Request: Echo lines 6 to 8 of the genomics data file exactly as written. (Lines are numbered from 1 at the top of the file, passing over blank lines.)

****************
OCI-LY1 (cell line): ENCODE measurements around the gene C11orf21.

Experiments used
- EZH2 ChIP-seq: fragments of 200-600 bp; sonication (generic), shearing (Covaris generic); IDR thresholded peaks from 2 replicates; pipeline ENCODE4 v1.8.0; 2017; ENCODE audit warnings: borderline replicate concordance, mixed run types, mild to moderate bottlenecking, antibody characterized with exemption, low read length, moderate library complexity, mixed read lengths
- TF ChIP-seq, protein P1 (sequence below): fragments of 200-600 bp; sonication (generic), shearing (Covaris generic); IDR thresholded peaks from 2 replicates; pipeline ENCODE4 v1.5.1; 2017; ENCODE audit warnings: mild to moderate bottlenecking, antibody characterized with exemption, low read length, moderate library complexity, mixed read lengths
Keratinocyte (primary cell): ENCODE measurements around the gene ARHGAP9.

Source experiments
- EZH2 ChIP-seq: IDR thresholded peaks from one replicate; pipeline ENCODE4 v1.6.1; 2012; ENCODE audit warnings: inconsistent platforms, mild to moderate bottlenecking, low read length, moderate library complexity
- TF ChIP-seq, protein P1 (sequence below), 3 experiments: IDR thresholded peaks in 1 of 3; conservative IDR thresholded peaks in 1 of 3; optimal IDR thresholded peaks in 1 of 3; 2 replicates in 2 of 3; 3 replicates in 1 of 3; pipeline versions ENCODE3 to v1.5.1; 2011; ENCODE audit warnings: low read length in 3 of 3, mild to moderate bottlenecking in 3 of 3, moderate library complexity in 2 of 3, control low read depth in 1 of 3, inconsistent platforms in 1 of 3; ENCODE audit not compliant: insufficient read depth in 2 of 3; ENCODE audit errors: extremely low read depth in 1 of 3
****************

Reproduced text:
Source experiments
- EZH2 ChIP-seq: IDR thresholded peaks from one replicate; pipeline ENCODE4 v1.6.1; 2012; ENCODE audit warnings: inconsistent platforms, mild to moderate bottlenecking, low read length, moderate library complexity
- TF ChIP-seq, protein P1 (sequence below), 3 experiments: IDR thresholded peaks in 1 of 3; conservative IDR thresholded peaks in 1 of 3; optimal IDR thresholded peaks in 1 of 3; 2 replicates in 2 of 3; 3 replicates in 1 of 3; pipeline versions ENCODE3 to v1.5.1; 2011; ENCODE audit warnings: low read length in 3 of 3, mild to moderate bottlenecking in 3 of 3, moderate library complexity in 2 of 3, control low read depth in 1 of 3, inconsistent platforms in 1 of 3; ENCODE audit not compliant: insufficient read depth in 2 of 3; ENCODE audit errors: extremely low read depth in 1 of 3